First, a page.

LEWISTON — Three weeks into her new job, Beckie Conrad is ready to start talking about tourism, farm-to-table, downtown development, Bates College and boosting bottom lines.
She started as the new president of the Lewiston-Auburn Metropolitan Chamber of Commerce on March 27, taking over a nearly 1,200-member chamber that had been without a head since former President Matt Leonard abruptly quit in November over a controversial semi-automatic rifle raffle.
Conrad, 56, grew up in Massachusetts and came to Lewiston in 1978 as Bates College freshman. A day after graduation, she started what would turn out to be a long career at the school, first as director of housing.
In 1985, a year after getting married, she and husband Austin Conrad Jr. opened Austin’s Fine Wines and Foods in Auburn, becoming a staple downtown for 20 years.
Both experiences — working at the college and the shop — influenced her perspective.
“The businesses are here to be profitable and the more we can do that, the better off we all will be, and that’s a tough conversation to have sometimes,” Conrad said. “People feel sometimes that’s not the first reason you should be in business, but — I actually got this from my husband — ‘if you can’t keep payroll, then you can’t do much else.’ It’s important to me our membership feels the chamber is helping them make their business successful.”
That, in turn, can lift the community, she said.
Conrad hopes to ask lots of questions and be part of bringing important conversations about.
On tourism: With the help of a $10,000 Maine Office of Tourism grant and a matching $10,000 the chamber’s raising now, the restarted tourism committee is at work designing a new website geared to visitors.
Conrad said right now there’s lots taking stock: What do we have and what are we missing? She sees the effort paying off.
“What makes this attractive to a visitor are the same things making it attractive to people to live and work here,” Conrad said. “We definitely have the potential to be a year-round destination. Of course, all of our cultural institutions are active year-round, our beautiful architecture doesn’t go away ever. How do we develop (that)?”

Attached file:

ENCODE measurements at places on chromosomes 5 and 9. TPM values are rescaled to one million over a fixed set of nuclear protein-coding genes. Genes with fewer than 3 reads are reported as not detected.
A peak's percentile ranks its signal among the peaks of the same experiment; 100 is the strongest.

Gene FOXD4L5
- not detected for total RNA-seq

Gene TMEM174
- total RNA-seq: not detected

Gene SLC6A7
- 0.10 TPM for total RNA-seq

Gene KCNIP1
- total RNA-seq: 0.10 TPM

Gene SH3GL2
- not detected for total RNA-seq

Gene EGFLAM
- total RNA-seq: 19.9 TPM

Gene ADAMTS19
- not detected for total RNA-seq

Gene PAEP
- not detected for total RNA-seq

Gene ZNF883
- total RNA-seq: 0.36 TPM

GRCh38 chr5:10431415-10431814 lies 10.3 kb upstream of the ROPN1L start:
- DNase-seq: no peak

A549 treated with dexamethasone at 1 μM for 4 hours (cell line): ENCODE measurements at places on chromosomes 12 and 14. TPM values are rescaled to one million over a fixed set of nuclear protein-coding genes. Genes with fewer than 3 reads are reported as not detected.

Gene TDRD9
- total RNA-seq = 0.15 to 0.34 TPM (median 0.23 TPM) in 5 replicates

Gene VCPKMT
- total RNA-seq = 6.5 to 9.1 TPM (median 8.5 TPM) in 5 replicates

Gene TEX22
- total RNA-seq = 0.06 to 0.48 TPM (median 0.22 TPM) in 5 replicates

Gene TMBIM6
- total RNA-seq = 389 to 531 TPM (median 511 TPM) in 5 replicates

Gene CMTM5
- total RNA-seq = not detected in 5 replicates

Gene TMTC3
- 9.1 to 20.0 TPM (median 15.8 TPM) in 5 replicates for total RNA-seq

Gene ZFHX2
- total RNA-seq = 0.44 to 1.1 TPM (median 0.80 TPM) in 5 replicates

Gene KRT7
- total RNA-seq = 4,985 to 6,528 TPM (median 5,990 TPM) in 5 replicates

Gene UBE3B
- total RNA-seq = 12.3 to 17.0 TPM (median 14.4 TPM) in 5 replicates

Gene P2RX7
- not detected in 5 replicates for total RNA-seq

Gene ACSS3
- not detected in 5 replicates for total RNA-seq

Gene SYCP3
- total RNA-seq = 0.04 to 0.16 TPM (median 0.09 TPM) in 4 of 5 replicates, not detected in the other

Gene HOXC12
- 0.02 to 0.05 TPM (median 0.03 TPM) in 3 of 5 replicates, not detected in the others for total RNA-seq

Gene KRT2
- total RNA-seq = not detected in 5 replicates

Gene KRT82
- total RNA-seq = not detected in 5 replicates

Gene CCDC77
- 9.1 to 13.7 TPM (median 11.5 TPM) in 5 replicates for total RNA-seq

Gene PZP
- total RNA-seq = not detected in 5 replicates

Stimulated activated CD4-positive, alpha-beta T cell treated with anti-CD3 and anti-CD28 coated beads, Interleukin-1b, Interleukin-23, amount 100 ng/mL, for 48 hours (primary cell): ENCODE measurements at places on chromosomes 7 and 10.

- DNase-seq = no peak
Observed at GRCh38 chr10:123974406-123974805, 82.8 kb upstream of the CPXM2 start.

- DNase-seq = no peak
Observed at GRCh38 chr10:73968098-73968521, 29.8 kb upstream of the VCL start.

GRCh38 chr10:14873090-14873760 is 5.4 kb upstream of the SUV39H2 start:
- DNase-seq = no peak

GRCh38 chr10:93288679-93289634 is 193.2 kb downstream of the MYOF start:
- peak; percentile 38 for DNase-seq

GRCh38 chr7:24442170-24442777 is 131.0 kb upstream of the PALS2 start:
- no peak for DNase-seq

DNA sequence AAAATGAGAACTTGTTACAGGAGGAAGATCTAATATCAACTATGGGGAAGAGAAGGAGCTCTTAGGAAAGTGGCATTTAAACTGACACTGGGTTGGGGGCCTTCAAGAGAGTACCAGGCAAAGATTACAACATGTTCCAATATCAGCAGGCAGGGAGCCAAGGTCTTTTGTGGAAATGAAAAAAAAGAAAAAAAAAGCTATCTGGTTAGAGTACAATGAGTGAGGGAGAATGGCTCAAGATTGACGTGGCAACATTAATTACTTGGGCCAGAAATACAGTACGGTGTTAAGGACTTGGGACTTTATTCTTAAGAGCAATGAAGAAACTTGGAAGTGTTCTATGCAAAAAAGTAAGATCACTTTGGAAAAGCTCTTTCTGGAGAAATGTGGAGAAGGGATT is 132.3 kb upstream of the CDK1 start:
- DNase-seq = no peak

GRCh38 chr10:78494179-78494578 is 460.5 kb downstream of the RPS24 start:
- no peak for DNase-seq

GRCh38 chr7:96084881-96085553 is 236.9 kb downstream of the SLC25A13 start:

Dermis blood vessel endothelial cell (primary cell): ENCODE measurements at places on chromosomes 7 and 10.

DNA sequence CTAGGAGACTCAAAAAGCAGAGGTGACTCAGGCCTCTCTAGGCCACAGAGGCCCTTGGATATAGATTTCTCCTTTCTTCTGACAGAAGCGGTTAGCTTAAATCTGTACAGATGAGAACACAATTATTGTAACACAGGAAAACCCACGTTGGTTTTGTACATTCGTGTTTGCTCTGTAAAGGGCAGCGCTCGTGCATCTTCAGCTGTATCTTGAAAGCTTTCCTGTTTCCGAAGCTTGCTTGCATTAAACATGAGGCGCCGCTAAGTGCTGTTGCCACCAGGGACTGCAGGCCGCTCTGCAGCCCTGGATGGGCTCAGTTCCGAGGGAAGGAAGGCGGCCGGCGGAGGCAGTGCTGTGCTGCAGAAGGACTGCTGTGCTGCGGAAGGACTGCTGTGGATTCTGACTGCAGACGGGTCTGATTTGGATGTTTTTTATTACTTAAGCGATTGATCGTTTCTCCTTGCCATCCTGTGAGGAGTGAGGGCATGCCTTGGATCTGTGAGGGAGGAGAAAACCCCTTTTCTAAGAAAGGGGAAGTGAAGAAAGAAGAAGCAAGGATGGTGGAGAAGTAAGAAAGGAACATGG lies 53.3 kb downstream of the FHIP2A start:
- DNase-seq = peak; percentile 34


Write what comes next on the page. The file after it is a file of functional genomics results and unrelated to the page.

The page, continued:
The effort and new website don’t have a name yet. She’s hoping to have the site up by the end of the year.
On education: With Bates, Central Maine Community College, Maine College of Health Professions, the University of Southern Maine’s Lewiston-Auburn College and Kaplan University, “we are a higher education hub and we don’t show that way to the casual observer,” Conrad said. “I want us to be heralded as a place where higher education is not only encouraged, but is thriving. There’s lots we can do with that and we don’t take advantage of it.”
At Maine College of Art, where Conrad spent the last 11 years, she said the school transformed a blighted part of downtown Portland by deciding to shift from a collection of scattered studio spaces to making its home instead in a former department store.
“I’m not suggesting Bates move downtown; what I’m suggesting is that that kind of catalyst can begin something else,” she said. “What that began in Portland is more than 50 percent of MECA graduates live in Maine, mostly in Portland. They’ve become a driver for that community.
“I ask this of many organizations, I don’t want to single out Bates, but we all come to the table with a product or a mission or a reason for being, but then there’s that multiplier effect around who we are and what we do that has impact and ramifications,” Conrad said. “That’s the conversation I’d like to have at places like Bates. How do you see yourself? How do you see the chamber supporting you to do what you do well?”
On the future: “The rural ring around us, to me, has huge potential for helping shape the conversation about the region, more so in some ways than the metro area,” Conrad said. “What do we want to look like in 50 years? I think the business community is going to drive that in many ways. What does it mean to keep an agricultural presence all around us? How can we develop that as an attribute? I think it means a lot when you start to read about places around the country that are losing that. Once it’s gone, it’s gone. What does this whole idea of farm-to-table mean for Lewiston-Auburn’s economic growth?”
Conrad’s planning two surveys this year to get a read on members’ wants; the chamber last did a member survey in 2014 and a more targeted business climate survey in 2011. Results from both will help steer future workshops, networking events and speakers.
This spring and this fall the chamber will host two forums around the proposed Lewiston-Auburn merger. She said it’s too early to say whether they’ll be taking a position.
“We feel the most appropriate next step is to offer the pro and the con the opportunity to be together and let our membership ask questions,” Conrad said. “We will hear in the those questions, perhaps, signals.”
Planning is underway for the annual Chip Morrison Chamber Scholarship Scramble, but there are a few other changes on the immediate horizon. Conrad said Uplift LA, the chamber’s subgroup for young members, had already decided to skip its Y-Not? Challenge this year and the Not Your Normal Formal is on hiatus.
“We’re going to come up with something fresh and new and exciting to replace it,” potentially this fall, Conrad said.
Beckie Conrad is the president and CEO of the Lewiston-Auburn Metropolitan Chamber of Commerce.